INQUA congress 2015

The 19th INQUA Congress will include a session about "Human dynamics in hot deserts" on 29th July 2015, which some researchers involved in the SimulPast project are contributing to convene.  These SimulPast researchers will also present their results during the session, as follows.

Oral session H14, Human dynamics in hot deserts : Human adaptation to tropical and subtropical desert environments in the Late Pleistocene and Holocene (29th July, Room 224):

· "Human dynamics in hot deserts - an overview", by M. Madella (09:00-09:15)

· "Fan's End: Local variability and the interactions between people and landscape in the arid inland deltas of Central Asia", by S. Markofsky (10:15-10:30)

· "Soil and people on the margins of the Thar Desert. Preliminary results on linkages between the genesis of interdunal soils and human settlement in Holocene North Gujarat (NorthWest India)", by A. Balbo et al. (11:10-11:25)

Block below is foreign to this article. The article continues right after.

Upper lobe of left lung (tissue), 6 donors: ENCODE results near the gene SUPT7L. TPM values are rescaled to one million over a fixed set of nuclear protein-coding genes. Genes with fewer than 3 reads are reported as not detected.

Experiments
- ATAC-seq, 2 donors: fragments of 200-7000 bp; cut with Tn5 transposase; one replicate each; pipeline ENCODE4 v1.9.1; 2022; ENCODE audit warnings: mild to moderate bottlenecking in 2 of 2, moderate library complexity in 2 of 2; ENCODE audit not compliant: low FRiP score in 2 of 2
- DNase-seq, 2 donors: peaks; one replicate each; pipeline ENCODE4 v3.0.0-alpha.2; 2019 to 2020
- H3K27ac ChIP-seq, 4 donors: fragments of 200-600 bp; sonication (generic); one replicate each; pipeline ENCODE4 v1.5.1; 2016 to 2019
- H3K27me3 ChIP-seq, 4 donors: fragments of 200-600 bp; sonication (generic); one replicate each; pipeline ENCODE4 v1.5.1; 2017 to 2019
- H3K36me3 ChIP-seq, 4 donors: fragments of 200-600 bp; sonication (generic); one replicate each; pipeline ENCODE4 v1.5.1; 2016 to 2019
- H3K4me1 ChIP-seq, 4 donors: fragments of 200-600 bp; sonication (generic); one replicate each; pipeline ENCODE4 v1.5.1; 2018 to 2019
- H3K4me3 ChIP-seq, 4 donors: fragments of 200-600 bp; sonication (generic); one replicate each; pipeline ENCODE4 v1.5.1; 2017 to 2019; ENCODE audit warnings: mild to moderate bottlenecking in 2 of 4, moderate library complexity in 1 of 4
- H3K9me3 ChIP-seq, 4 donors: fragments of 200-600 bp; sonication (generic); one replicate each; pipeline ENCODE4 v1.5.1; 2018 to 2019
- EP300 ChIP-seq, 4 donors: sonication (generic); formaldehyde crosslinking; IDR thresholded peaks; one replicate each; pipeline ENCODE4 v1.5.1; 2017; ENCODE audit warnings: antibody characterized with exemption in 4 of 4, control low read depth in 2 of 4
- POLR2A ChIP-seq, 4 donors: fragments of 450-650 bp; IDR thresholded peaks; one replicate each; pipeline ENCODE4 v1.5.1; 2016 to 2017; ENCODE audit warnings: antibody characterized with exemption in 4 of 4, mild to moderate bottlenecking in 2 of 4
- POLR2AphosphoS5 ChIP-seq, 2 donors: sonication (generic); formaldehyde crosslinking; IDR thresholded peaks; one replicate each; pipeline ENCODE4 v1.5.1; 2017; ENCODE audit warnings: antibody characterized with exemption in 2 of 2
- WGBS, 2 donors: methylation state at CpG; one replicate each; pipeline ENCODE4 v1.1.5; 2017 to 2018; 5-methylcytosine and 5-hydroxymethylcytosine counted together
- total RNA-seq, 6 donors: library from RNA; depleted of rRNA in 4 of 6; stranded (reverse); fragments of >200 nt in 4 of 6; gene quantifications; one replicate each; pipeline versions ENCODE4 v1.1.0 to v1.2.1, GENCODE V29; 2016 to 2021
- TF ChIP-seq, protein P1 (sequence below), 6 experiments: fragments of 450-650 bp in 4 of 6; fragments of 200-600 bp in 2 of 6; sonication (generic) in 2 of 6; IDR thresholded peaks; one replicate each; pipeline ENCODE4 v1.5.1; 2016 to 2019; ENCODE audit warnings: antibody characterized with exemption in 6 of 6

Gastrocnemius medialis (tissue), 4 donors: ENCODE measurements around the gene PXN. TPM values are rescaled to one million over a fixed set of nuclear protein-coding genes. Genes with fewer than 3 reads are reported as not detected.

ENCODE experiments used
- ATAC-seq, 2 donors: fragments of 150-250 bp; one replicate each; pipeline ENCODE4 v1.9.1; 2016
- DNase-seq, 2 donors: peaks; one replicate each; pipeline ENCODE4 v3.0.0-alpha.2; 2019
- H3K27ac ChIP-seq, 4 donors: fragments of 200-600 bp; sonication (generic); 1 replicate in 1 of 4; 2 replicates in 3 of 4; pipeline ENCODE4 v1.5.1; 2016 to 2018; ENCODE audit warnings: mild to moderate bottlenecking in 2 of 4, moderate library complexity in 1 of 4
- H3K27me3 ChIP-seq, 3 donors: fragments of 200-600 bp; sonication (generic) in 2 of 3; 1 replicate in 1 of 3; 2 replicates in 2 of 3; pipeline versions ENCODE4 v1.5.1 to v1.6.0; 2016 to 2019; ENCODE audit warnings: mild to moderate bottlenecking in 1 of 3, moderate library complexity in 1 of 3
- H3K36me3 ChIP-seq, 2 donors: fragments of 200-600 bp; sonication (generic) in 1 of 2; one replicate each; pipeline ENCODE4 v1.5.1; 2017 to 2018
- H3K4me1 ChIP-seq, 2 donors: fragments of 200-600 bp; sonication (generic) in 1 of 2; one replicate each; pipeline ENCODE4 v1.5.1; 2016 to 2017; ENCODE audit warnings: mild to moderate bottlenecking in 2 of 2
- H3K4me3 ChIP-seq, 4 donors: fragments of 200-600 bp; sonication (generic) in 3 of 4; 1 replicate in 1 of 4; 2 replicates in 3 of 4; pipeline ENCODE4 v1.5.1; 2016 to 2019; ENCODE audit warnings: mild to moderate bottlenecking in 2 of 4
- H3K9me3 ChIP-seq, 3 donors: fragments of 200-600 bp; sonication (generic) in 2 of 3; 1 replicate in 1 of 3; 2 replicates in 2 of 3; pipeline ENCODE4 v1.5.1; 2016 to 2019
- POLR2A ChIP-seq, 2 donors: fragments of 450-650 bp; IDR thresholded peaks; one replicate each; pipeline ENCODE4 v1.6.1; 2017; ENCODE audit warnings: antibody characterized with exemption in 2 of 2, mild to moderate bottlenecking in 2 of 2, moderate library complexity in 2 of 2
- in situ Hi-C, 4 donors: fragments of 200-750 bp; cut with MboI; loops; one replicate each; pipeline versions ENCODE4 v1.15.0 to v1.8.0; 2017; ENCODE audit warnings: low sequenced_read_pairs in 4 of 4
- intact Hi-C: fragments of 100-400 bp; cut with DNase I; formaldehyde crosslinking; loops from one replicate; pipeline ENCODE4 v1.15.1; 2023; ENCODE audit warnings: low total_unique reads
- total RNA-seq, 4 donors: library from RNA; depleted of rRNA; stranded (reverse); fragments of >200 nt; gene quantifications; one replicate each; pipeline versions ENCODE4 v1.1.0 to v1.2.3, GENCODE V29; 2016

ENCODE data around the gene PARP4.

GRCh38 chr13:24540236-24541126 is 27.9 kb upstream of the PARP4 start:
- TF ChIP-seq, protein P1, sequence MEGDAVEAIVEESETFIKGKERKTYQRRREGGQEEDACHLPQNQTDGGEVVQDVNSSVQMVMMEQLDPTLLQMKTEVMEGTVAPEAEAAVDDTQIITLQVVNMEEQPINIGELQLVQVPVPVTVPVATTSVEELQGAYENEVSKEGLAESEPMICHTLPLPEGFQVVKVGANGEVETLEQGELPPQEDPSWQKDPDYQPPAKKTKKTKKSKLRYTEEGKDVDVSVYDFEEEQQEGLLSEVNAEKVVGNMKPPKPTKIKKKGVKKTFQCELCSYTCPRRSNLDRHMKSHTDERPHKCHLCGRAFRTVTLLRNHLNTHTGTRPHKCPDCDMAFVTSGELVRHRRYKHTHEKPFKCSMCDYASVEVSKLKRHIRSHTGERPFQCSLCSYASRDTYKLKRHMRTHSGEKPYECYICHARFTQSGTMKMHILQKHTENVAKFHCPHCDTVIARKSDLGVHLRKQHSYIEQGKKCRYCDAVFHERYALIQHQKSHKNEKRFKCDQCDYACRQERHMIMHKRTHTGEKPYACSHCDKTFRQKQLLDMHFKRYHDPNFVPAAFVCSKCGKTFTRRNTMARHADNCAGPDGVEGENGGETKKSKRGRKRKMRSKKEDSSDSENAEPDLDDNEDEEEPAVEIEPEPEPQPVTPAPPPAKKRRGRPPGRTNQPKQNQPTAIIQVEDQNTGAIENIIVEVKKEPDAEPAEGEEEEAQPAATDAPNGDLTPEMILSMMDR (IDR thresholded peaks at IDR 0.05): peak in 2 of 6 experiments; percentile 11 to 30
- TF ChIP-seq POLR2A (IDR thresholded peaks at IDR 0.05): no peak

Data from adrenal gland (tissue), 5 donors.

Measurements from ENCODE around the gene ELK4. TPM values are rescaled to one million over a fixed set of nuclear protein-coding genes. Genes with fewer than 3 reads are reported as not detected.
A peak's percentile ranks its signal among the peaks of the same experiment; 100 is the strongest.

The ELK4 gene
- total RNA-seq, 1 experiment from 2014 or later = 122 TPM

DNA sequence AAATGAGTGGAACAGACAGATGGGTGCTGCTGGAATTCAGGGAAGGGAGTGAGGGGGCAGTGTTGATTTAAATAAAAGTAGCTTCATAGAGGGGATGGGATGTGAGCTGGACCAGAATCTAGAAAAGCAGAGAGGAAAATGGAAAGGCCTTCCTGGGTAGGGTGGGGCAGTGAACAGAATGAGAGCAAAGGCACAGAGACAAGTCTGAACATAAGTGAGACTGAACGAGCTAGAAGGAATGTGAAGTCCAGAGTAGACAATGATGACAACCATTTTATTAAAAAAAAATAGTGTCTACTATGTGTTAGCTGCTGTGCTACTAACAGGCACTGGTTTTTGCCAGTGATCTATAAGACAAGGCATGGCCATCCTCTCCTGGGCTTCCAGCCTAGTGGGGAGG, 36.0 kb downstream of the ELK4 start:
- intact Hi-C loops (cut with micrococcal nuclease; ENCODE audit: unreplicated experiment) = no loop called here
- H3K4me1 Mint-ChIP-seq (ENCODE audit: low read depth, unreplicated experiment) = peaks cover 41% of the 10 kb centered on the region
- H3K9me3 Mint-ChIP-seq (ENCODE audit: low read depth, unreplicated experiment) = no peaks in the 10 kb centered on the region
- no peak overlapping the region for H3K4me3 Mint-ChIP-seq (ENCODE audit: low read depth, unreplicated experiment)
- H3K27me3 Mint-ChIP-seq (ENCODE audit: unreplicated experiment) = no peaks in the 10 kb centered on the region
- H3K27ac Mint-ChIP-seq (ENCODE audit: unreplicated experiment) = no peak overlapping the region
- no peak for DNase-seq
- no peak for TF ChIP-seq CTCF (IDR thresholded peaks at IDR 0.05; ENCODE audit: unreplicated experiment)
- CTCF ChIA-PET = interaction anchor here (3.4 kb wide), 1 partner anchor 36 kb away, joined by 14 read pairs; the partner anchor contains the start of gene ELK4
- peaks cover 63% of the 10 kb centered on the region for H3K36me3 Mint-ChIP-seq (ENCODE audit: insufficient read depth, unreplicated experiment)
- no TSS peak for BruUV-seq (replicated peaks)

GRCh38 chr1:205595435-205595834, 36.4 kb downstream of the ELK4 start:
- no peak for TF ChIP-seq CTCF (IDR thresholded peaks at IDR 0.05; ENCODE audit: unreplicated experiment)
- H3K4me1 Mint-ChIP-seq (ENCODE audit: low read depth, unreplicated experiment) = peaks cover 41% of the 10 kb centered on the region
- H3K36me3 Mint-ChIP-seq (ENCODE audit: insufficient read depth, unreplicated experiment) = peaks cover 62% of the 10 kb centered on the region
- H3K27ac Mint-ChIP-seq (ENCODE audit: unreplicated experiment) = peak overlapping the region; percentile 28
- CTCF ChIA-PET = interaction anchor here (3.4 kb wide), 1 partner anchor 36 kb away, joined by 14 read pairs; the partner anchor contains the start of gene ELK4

Session abstract: "In this session, we will discuss the significance of tropical and subtropical desert regions with special emphasis on human evolution and the environmental adaptation. The main focus is on regional aspects of adaptation, evolution and change of human society in tropical and subtropical deserts in relation with environmental and climatic change over the past 200ka. We welcome contributions from archaeology, anthropology, palaeoenvironments, palaeoclimatology, geomorphology, hydrology, and interdisciplinary approaches, from tropical and subtropical desert regions worldwide. Contributions may cover a broad range of time scales, from 102 (0.1k) to 104 (10k) years. Contributions to the session will challenge the view of arid zones as a giant Anökmene (a sort of no man's land), a term used in antiquity to describe deserts found in the low and medium latitudes in Eurasia and Africa. Such arid zones have traditionally been considered unsuitable for human society mainly due to the low carrying capacity that characterized them. It has also been considered that the emergence and development of integrated agro-pastoral societies should be caused of population movement from or contact with civilizations of adjacent areas. However, recent studies reveal a long history of human settlements of such regions, based on the long-term adaptation to the specific regional environmental and climatic conditions. Chronologically, desert settlements dates back to the Late Pleistocene, or the Middle Palaeolithic with hunter-gatherer groups inhabiting such areas well before the establishment of urban civilization."